In their book, Wittgenstein’s Poker, David Edmonds and John Eidinow use two philosophers, Ludwig Wittgenstein (pictured) and Karl Popper, to tell “the story of the schism in twentieth-century philosophy over the significance of language: a division between those who diagnosed traditional philosophical problems as purely linguistic entanglements and those who believed that these problems transcended language.”
Wittgenstein believed that philosophical problems stemmed from confusions and obfuscations embedded in language, itself. Popper felt strongly that, regardless of the troubles of language, philosophical problems went much deeper than mere words, and that philosophy was a tool to be used in the real world for real purposes.
Edmonds and Eidinow indirectly define what I call the “Cartesian Era” in philosophy, lasting from the time of Descartes (17th century) until the 20th century. During the Cartesian Era, the authors state that “the central branch of philosophy had been Epistemology—the study of what we can know.” Descartes famously began his philosophy by doubting everything in the universe beyond the existence of his own consciousness, “Cogito ergo sum,” he said: “I think, therefore I am.” From this foundation, he then went on to build his personal Tower Of Babel, the grand edifice housing What Can Be Known.
But then a new era dawned, what I’ll call the Era Of The Language Puzzle. If Wittgenstein is the Christ of the Era Of The Language Puzzle, then Bertrand Russell is its John The Baptist— the talented messenger preparing the ground for the coming of the master. “After Russell,” say Edmonds and Eidinow, “epistemology was displaced by the philosophy of language.”
To my way of thinking, all Russell did was point out that people can use language to tell lies. Stunner, that one.
Russell said that a person can speak of the King of France as being bald– even though there is no King of France. This blew his mind. And he marveled at language’s ability to construct fairy tale fictions such as a “golden mountain.”
Russell also seemed to find it perplexing that there is a special kind of descriptor that I will call a “name.” A “name” is not like other descriptors: a name connotes the entirety of the thing named. Whereas, other descriptors only paint part of the picture. The example Russell uses is the descriptor, “the author of Waverly;” this phrase does not describe Walter Scott in totality but merely one aspect of him, whereas when we use the name, “Walter Scott” we do, indeed, mean the whole person… or do we?
Granted, the imprecision of language is mysterious, frustrating, and confusing, but since when did pointing that out become a profound philosophical insight?
From my perspective, Wittgenstein ruined philosophy. He was more of a linguist than a philosopher—at least by what was meant by “philosopher” before the 20th century. I was just now tempted to say that Wittgenstein thought the we must first solve the puzzles of language before we could apply language to solving philosophical problems, but on second thought, I’ve found little evidence that Wittgenstein was navigating the twists and turns of language on the way to somewhere else. As far as I can gather, the mysteries of language were all that he was passionately drawn to consider.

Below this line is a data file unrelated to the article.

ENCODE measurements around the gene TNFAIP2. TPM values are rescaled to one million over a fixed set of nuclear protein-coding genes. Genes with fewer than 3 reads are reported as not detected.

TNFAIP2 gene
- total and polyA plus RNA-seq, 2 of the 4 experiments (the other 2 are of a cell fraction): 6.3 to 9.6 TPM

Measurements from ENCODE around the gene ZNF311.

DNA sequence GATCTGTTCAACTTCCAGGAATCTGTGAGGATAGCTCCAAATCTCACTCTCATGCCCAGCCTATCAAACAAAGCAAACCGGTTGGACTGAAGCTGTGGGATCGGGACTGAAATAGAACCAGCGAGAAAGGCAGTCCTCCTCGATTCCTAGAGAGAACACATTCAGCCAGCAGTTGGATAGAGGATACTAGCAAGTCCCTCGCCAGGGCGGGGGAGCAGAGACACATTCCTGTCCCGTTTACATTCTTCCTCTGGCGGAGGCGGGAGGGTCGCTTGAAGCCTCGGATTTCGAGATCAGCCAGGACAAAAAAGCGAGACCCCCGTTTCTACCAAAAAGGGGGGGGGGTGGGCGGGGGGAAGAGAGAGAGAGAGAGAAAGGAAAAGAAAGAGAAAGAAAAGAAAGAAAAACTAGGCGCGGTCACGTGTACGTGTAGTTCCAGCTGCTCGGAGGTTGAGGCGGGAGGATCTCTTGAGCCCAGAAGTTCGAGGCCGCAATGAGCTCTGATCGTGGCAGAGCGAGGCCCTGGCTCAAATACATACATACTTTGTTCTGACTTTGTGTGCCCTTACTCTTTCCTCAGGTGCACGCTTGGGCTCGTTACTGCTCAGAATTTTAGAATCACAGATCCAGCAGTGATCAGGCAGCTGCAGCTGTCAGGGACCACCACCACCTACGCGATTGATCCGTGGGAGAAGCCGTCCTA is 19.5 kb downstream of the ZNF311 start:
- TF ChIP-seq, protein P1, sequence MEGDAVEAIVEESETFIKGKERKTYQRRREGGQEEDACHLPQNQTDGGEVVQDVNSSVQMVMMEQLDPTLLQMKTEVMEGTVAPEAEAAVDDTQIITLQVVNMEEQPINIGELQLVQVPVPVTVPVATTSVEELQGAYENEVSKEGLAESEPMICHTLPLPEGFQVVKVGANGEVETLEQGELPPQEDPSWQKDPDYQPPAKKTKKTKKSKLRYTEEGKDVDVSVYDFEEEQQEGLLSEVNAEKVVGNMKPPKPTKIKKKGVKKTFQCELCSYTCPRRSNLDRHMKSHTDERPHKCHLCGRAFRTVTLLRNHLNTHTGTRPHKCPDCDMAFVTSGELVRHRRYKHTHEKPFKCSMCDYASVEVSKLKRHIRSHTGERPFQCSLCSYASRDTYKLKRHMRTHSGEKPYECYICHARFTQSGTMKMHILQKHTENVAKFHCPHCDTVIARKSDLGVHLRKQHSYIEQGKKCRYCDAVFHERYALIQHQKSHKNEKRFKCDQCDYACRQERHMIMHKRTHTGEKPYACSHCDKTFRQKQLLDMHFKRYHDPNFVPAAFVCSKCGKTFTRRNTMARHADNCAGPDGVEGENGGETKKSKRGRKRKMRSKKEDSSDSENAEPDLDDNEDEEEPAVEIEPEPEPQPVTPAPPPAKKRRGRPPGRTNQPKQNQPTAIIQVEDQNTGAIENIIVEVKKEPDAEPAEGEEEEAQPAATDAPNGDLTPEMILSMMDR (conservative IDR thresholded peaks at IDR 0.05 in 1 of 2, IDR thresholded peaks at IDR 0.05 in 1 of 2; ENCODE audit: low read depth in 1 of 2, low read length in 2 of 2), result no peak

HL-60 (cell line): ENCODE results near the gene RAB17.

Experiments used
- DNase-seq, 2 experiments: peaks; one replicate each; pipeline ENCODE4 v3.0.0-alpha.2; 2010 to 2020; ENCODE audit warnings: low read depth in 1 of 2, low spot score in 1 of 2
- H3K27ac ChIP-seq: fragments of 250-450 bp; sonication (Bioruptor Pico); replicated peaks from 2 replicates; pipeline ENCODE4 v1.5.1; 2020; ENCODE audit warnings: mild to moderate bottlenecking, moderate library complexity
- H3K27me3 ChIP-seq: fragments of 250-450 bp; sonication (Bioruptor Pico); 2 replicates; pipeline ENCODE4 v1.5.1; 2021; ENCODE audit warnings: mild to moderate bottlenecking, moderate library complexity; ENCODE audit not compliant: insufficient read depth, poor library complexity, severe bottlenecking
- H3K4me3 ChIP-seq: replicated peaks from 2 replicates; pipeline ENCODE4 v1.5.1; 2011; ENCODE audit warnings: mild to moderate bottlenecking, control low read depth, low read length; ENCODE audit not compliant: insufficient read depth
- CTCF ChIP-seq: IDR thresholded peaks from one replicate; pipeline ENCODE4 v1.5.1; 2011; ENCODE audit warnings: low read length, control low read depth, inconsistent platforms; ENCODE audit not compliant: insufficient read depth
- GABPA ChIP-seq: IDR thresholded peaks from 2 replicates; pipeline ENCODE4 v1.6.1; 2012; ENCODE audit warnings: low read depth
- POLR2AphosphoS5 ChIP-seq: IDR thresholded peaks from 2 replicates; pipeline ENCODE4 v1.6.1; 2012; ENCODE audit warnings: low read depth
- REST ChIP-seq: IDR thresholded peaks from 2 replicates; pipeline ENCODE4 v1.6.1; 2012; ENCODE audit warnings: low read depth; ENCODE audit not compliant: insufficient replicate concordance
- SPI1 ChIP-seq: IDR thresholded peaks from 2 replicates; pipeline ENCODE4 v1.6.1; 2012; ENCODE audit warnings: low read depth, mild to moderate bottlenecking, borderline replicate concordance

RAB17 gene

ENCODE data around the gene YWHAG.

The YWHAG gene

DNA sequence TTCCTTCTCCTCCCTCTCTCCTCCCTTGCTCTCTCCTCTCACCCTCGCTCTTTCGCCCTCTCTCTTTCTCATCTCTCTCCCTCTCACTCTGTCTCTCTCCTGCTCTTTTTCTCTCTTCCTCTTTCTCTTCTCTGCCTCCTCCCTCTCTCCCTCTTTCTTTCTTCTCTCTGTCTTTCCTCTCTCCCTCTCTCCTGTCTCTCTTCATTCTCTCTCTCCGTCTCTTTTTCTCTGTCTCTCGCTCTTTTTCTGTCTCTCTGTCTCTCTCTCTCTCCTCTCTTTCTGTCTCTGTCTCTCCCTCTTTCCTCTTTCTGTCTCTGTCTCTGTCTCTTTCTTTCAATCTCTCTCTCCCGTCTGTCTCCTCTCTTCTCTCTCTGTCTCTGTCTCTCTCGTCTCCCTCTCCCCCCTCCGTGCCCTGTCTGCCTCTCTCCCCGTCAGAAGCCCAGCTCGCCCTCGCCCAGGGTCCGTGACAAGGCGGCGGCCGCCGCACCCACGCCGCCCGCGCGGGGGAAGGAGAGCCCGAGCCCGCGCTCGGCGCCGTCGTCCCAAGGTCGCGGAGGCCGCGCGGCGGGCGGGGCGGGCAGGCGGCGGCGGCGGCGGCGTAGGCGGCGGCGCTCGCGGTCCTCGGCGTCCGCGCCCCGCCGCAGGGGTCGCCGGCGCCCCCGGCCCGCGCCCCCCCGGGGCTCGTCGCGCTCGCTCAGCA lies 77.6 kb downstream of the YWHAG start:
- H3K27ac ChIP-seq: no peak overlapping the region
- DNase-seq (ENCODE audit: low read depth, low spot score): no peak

Karl Popper, on the other hand, said that Wittgenstein and all those fixated on language puzzles were like people cleaning and cleaning their spectacles—but never actually looking through them.
“Serious philosophers realize that the only point of the cleaning is to enable the wearer to see the world more clearly,” said Popper, adding elsewhere that, “Wittgenstein and school never venture beyond preliminaries.”
For Popper, obsessing over the puzzles of language is trivial. The world is full of real and serious problems to be solved. And those real world problems are where philosophers should be focusing their thoughts and energies, not on dictionaries and grammar books.
Of course, to take Wittgenstein’s side for a moment (and don’t expect to see me do this again), there is, indeed, some truth to Edmonds and Eidinow’s statement that “if cogito ergo sum is to have any meaning, there has to be prior acceptance of what is to count as Thinking, and how the concept of Thought is to be used.” But E&E overstate their case. Language does not first have to be perfected before it can be used. Witness, uhm, history. We have somehow managed, despite the flaws of language, to express ourselves fairly well and to speak of our world with some successful degree of meaningfulness.
A tool does not have to be in perfect working order to get the job done. Perhaps it will perform messily and with mistakes galore, but yet, we can somehow manage to get’r done. Thor’s Hammer may be missing part of its handle, but it can still knock a powerful blow.
Wittgenstein, working the same poor vein as Russell, speaks of how words can be misleading. But what wife or husband hasn’t figured that one out?
Wittgenstein contends that many words have “a multiplicity of uses,” and that those various uses may not have much of anything in common. He describes terms that have superficial similarities but distinct meanings as merely sharing a “family resemblance.”
Right. Wake me when the Era Of The Language Puzzle is over.
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